'Designated huggers' visit Georgia seniors ahead of Valentine’s Day

'Age-Positivity' Could Be the Key to a Long Life

Across Georgia, team of ‘huggers’ will visit seniors to give a hug and spread some love

Loneliness is extensive in America — in fact, most Americans report feeling lonely. However, it can be even more pervasive among elderly people.

Which is why a group of volunteers in metro Atlanta have made it their mission to spread a little love ahead of Valentine’s Day.

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Visiting Angels, a nationwide network that provides in-home care for seniors, started its hugging campaign in the days leading up to Valentine’s Day.

Across Georgia, volunteers will visit retirement homes, hospitals and rehabilitation centers to give a hug and spread some love.

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One of the locations included Sterling Estates Retirement Community in Cobb County, where caregivers wearing "designated hugger" shirts visited with residents, according to reporting done by 11Alive.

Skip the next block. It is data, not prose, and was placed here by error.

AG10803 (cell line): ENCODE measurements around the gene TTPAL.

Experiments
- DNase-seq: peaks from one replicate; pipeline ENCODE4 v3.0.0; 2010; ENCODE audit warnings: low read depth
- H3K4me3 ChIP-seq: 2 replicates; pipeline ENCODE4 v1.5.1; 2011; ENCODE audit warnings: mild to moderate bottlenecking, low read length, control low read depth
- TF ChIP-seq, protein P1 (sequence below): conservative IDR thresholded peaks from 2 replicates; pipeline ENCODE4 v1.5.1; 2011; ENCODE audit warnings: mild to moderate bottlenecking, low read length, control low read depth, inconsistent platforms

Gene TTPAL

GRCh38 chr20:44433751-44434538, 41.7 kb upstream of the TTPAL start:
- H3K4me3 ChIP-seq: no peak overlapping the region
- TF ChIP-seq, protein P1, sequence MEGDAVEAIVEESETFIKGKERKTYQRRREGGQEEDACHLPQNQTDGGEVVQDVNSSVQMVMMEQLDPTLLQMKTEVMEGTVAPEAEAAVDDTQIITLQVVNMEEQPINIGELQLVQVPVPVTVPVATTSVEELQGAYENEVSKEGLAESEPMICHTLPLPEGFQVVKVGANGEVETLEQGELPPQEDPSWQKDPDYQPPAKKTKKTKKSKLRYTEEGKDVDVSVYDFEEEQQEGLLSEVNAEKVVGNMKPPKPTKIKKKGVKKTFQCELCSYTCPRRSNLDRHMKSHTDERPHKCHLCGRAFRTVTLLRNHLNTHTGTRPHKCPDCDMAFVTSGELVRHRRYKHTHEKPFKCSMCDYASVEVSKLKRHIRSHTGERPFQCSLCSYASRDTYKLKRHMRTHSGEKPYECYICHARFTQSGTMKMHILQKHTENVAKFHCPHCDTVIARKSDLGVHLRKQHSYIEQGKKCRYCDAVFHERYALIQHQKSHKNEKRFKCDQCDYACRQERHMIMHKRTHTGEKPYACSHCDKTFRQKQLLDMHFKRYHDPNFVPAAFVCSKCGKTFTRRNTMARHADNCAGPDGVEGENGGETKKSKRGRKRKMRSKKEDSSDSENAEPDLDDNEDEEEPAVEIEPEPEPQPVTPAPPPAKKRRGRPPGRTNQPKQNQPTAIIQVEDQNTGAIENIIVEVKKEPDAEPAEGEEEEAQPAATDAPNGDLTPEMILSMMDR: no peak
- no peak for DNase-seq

"I think it's one of the most meaningful things you can do for another living person, another human being. Just caring about them in that way. And not enough people do it," Matthew Onofrey, with Visiting Angels, told the TV station.

Studies have shown that physical touch is important for overall health.
"Touch can also be reassuring and calming for a person in distress, since it can communicate an offer of support and empathy," according to Medical News Today.

Research has shown that the hugs can make people feel better, regardless of age, gender or martial status.

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“Offering a reassuring hug to a person who is in pain or feeling down can actually benefit both the receiver and the giver; both people involved in the interaction experience more positive emotions and feel more strongly connected to each other,” Medical News Today reports.